The Globe’s man-bites-dog endorsement for auditor

By Michael Jonas

Last week, my colleague Bruce Mohl wrote about the ins and outs of the candidate endorsement process at Boston’s two daily papers.  The Boston Herald, which leans reliably right, followed the script last Wednesday and weighed in by endorsing Republican Charlie Baker.  That the left-leaning Boston Globe will, in the coming days, endorse Democrat Deval Patrick is simply not in doubt.

Meet the Author

Michael Jonas

Executive Editor, CommonWealth

About Michael Jonas

Michael Jonas has worked in journalism in Massachusetts since the early 1980s. Before joining the CommonWealth staff in early 2001, he was a contributing writer for the magazine for two years. His cover story in CommonWealth's Fall 1999 issue on Boston youth outreach workers was selected for a PASS (Prevention for a Safer Society) Award from the National Council on Crime and Delinquency.

Michael got his start in journalism at the Dorchester Community News, a community newspaper serving Boston's largest neighborhood, where he covered a range of urban issues. Since the late 1980s, he has been a regular contributor to the Boston Globe. For 15 years he wrote a weekly column on local politics for the Boston Sunday Globe's City Weekly section.

Michael has also worked in broadcast journalism. In 1989, he was a co-producer for "The AIDS Quarterly," a national PBS series produced by WGBH-TV in Boston, and in the early 1990s, he worked as a producer for "Our Times," a weekly magazine program on WHDH-TV (Ch. 7) in Boston.

Michael lives in Dorchester with his wife and their two daughters.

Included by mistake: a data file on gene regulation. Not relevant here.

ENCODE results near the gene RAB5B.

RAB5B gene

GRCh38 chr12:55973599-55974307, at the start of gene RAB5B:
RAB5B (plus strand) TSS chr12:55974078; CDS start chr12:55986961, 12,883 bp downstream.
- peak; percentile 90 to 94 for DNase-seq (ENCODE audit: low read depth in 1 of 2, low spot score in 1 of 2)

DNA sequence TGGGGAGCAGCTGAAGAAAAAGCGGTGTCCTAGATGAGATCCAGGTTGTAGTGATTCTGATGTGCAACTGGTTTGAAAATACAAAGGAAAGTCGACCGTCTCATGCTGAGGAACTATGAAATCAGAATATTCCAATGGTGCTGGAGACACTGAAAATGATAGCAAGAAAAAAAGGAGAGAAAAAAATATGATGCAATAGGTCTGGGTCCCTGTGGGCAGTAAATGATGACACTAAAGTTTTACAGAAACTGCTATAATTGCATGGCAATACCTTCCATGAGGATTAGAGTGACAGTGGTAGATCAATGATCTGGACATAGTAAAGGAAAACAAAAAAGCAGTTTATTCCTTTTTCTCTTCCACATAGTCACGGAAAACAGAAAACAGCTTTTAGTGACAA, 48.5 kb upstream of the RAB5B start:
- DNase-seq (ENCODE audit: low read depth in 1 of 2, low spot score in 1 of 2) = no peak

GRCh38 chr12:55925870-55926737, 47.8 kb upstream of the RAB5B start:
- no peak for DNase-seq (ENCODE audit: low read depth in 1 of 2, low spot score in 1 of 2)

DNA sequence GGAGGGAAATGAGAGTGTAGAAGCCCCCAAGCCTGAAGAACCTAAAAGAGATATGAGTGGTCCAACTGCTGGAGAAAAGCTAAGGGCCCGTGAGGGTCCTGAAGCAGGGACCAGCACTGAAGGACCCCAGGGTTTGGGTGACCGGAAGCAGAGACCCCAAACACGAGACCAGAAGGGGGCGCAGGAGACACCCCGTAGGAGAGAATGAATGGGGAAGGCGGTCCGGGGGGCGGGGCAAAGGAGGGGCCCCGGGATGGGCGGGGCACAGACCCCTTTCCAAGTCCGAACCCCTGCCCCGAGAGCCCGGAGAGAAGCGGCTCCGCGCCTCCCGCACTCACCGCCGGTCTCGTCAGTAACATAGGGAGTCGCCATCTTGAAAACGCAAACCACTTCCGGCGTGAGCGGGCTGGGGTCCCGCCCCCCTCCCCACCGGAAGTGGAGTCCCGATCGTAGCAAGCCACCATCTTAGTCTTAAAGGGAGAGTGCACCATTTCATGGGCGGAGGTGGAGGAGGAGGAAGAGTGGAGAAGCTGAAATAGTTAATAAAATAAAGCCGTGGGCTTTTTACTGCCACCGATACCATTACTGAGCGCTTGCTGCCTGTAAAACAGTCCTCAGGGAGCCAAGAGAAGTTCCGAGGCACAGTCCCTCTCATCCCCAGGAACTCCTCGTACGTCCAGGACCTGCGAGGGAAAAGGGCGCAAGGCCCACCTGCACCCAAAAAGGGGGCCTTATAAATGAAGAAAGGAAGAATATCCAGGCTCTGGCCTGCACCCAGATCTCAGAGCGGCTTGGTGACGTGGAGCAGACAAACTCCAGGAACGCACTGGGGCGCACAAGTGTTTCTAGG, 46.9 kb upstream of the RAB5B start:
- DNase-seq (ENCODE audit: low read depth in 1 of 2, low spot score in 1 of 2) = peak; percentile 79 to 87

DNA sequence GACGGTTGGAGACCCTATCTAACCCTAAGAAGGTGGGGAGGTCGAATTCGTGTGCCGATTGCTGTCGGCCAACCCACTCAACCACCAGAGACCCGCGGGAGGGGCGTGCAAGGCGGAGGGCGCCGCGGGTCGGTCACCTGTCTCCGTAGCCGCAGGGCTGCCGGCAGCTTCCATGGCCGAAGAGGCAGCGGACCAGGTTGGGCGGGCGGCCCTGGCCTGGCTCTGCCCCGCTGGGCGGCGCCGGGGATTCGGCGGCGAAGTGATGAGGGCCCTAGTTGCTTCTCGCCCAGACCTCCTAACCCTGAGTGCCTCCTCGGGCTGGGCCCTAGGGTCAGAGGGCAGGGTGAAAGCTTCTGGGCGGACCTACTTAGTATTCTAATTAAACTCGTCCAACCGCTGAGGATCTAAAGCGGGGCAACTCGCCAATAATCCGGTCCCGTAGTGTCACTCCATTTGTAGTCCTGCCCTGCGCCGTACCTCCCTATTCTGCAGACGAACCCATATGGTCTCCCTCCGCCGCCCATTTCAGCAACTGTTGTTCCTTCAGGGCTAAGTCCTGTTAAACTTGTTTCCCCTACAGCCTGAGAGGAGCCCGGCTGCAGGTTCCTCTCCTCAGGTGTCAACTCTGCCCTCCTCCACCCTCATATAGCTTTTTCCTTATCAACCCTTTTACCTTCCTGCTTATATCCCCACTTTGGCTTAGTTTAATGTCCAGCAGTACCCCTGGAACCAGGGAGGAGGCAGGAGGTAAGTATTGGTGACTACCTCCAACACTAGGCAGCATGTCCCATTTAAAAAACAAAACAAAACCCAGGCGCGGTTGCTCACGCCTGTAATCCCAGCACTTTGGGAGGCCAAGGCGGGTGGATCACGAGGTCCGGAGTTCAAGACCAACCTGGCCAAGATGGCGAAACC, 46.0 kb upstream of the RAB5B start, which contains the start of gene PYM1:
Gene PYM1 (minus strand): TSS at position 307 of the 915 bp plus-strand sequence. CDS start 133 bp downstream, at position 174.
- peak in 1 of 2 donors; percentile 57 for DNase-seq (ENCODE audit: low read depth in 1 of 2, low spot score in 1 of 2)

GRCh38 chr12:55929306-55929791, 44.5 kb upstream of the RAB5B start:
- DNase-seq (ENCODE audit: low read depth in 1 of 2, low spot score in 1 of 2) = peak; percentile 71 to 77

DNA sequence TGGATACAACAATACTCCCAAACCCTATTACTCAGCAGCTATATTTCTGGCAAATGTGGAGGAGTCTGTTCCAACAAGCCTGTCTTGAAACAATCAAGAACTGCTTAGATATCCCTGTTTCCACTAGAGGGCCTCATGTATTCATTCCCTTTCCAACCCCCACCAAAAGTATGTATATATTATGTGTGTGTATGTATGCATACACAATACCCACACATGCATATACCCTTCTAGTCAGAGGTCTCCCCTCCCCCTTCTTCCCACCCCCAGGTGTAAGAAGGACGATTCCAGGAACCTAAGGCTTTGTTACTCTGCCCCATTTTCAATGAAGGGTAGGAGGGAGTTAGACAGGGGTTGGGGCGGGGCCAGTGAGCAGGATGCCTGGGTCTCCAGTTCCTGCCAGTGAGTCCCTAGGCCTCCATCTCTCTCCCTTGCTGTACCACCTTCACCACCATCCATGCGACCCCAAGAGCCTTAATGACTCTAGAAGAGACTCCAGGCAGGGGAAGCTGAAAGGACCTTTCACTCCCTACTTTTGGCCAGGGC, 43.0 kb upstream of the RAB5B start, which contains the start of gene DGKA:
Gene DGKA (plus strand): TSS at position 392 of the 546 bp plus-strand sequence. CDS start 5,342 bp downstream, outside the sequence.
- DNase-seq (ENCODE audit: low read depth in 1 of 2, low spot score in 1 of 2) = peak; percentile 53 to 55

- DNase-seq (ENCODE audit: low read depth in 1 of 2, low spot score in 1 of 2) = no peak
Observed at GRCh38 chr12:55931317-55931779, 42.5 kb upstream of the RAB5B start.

About Michael Jonas

Michael Jonas has worked in journalism in Massachusetts since the early 1980s. Before joining the CommonWealth staff in early 2001, he was a contributing writer for the magazine for two years. His cover story in CommonWealth's Fall 1999 issue on Boston youth outreach workers was selected for a PASS (Prevention for a Safer Society) Award from the National Council on Crime and Delinquency.

Michael got his start in journalism at the Dorchester Community News, a community newspaper serving Boston's largest neighborhood, where he covered a range of urban issues. Since the late 1980s, he has been a regular contributor to the Boston Globe. For 15 years he wrote a weekly column on local politics for the Boston Sunday Globe's City Weekly section.

Michael has also worked in broadcast journalism. In 1989, he was a co-producer for "The AIDS Quarterly," a national PBS series produced by WGBH-TV in Boston, and in the early 1990s, he worked as a producer for "Our Times," a weekly magazine program on WHDH-TV (Ch. 7) in Boston.

Michael lives in Dorchester with his wife and their two daughters.

That’s what makes today’s Globe endorsement of Mary Connaughton for state auditor such a coup for the Republican nominee – and so devastating for Democratic nominee Suzanne Bump.  This is the Globe’s man-bites-dog move for this election cycle, the endorsement in which the paper asserts its independence and declares “not so fast” to those who assume it will offer knee-jerk support to every Democrat running in a contested race.  As such, this could be the endorsement that actually has the potential to tip a tight race.

Newspaper endorsements may not carry the weight they once did, but this is exactly the kind of nod that could make a big difference.  It is the Good Housekeeping seal of approval from the state’s liberal opinion leader that it’s okay to crossover and support a Republican in a statewide race many voters have not followed – who is vying for a seat that, in the words of Michael Dukakis, really is about competence, not ideology.

The betting in the CommonWealth newsroom had been that this was the race most likely to see a GOP endorsement from the newspaper Herald columnist Michael Graham calls the “Globe-Democrat.”  But that makes it no less significant.  Diehard Democrats are not likely to be persuaded by the Globe move. But for a chunk of Democratically-inclined voters, today’s endorsement may be just the nudge they need to make their own dog-bites-man move when marking their ballot.